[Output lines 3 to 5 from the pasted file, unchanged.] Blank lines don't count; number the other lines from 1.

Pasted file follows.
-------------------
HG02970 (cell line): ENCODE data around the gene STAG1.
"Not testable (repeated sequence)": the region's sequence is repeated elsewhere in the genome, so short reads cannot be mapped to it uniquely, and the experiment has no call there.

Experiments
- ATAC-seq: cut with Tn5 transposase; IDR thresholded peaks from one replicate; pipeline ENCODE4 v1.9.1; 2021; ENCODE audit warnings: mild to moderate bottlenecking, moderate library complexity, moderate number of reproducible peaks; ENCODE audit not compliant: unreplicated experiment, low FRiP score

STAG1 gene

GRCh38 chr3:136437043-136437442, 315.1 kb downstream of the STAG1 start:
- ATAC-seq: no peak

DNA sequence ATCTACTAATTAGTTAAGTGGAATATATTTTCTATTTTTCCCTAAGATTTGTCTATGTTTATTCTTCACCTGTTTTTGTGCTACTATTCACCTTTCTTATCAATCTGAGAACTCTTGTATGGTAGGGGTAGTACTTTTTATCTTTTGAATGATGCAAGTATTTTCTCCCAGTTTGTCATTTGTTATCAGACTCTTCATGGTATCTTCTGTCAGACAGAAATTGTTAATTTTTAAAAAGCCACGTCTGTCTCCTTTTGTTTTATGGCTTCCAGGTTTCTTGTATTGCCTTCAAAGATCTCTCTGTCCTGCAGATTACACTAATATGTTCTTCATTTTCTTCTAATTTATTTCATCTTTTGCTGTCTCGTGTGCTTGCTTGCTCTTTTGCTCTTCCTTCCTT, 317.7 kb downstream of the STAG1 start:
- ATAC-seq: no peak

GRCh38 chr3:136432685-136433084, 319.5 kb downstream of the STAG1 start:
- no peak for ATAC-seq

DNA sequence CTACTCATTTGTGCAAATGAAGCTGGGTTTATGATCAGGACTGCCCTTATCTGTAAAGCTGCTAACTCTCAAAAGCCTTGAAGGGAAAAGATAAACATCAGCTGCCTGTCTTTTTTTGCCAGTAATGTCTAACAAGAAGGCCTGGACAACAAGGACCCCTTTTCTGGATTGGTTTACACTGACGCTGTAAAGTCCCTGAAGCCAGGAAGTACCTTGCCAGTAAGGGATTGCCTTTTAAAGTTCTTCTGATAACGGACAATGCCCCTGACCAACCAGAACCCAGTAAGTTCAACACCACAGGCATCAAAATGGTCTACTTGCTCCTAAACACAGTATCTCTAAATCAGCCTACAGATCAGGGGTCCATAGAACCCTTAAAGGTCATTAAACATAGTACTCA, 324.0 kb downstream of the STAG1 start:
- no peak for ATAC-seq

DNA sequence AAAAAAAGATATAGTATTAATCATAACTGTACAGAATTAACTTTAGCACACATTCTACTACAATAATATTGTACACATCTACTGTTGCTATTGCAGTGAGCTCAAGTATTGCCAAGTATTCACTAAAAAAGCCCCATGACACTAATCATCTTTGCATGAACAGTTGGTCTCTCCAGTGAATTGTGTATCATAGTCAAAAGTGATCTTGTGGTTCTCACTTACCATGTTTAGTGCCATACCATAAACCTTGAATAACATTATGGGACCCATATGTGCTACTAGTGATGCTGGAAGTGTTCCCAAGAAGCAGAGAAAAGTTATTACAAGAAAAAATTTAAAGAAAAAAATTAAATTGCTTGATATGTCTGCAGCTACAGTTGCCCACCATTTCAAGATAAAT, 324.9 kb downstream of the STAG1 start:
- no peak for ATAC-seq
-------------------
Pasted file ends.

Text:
Experiments
- ATAC-seq: cut with Tn5 transposase; IDR thresholded peaks from one replicate; pipeline ENCODE4 v1.9.1; 2021; ENCODE audit warnings: mild to moderate bottlenecking, moderate library complexity, moderate number of reproducible peaks; ENCODE audit not compliant: unreplicated experiment, low FRiP score

STAG1 gene